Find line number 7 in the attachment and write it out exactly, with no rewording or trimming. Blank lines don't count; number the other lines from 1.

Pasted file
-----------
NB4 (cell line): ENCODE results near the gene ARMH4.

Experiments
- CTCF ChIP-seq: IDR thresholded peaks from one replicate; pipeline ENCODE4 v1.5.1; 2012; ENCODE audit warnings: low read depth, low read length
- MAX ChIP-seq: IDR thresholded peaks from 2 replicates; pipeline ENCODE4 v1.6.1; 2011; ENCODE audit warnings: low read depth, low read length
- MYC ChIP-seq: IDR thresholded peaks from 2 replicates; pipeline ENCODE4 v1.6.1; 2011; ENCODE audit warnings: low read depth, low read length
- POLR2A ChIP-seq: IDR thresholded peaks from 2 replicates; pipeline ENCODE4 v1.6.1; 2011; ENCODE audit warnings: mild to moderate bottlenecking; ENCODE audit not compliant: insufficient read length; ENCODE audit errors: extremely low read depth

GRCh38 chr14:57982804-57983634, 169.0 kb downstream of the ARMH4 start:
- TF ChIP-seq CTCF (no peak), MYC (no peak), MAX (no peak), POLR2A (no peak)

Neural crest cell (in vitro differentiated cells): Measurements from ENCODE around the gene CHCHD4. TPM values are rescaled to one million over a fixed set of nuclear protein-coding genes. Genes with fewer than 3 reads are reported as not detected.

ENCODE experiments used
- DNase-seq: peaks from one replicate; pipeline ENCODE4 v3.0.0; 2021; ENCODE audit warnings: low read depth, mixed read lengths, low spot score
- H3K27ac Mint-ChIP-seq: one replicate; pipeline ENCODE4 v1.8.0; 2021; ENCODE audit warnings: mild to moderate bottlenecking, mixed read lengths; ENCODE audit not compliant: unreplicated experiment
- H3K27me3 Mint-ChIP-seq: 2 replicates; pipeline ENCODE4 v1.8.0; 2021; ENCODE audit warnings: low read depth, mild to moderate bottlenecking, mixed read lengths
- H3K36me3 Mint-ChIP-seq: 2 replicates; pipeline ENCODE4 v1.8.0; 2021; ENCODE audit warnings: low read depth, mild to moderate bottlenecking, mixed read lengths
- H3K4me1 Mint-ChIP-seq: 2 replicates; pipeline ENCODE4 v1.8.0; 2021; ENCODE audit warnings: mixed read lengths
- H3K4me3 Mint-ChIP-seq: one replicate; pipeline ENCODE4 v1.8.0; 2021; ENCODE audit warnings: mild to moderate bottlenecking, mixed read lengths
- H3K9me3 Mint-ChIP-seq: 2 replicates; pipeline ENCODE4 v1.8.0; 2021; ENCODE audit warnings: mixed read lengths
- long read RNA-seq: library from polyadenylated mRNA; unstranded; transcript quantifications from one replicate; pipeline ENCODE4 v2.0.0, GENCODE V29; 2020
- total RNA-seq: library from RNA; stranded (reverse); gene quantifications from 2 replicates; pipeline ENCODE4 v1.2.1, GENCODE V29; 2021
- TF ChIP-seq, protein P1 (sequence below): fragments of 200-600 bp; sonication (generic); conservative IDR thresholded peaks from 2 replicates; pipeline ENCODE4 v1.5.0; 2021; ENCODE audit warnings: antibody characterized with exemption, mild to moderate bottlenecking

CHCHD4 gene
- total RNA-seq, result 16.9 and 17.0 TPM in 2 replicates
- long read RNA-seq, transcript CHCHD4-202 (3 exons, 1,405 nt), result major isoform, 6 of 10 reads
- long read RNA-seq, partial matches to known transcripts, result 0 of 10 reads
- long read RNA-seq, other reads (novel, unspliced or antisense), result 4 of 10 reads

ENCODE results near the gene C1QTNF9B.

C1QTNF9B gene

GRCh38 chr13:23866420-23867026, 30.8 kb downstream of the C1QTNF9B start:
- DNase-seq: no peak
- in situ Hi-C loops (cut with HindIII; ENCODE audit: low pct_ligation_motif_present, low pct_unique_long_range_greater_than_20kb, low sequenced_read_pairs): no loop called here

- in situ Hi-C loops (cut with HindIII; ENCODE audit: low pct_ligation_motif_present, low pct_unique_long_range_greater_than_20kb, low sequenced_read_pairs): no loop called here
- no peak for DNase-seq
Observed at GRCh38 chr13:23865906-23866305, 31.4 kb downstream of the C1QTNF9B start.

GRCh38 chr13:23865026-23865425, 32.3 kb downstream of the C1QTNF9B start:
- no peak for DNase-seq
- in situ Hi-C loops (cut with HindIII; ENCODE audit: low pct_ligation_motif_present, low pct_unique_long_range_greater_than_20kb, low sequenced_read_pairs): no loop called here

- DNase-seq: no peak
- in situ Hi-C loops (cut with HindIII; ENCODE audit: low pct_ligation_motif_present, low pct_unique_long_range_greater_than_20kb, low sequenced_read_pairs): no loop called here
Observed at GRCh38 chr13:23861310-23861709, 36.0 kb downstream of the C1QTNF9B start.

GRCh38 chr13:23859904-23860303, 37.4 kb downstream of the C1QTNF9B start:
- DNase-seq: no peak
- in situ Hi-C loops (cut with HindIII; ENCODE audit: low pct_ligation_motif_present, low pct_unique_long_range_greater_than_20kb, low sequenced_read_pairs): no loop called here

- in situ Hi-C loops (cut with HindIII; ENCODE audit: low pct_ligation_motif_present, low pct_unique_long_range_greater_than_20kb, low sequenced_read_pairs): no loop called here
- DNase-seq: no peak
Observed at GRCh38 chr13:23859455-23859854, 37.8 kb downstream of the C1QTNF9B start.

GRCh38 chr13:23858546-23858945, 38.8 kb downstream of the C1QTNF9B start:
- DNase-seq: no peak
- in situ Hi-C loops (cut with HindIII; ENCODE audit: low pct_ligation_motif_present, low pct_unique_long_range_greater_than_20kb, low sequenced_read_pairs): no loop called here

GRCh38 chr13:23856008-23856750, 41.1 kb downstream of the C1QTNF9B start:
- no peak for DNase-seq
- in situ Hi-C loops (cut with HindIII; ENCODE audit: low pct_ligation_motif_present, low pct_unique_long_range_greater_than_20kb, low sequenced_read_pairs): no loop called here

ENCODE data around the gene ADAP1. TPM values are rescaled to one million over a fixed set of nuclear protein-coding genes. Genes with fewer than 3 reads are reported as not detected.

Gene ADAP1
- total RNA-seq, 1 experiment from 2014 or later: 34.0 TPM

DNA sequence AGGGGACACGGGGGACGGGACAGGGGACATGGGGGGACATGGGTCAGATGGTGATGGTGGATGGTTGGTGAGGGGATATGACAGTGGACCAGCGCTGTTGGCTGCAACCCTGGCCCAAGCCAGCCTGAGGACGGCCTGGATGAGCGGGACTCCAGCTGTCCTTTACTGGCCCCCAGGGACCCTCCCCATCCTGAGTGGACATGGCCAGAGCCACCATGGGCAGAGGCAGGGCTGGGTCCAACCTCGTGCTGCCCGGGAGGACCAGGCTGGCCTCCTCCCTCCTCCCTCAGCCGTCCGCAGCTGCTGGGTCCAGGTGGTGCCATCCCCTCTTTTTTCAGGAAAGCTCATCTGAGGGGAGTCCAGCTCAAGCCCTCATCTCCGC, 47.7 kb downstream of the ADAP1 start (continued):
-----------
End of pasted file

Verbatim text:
GRCh38 chr14:57982804-57983634, 169.0 kb downstream of the ARMH4 start: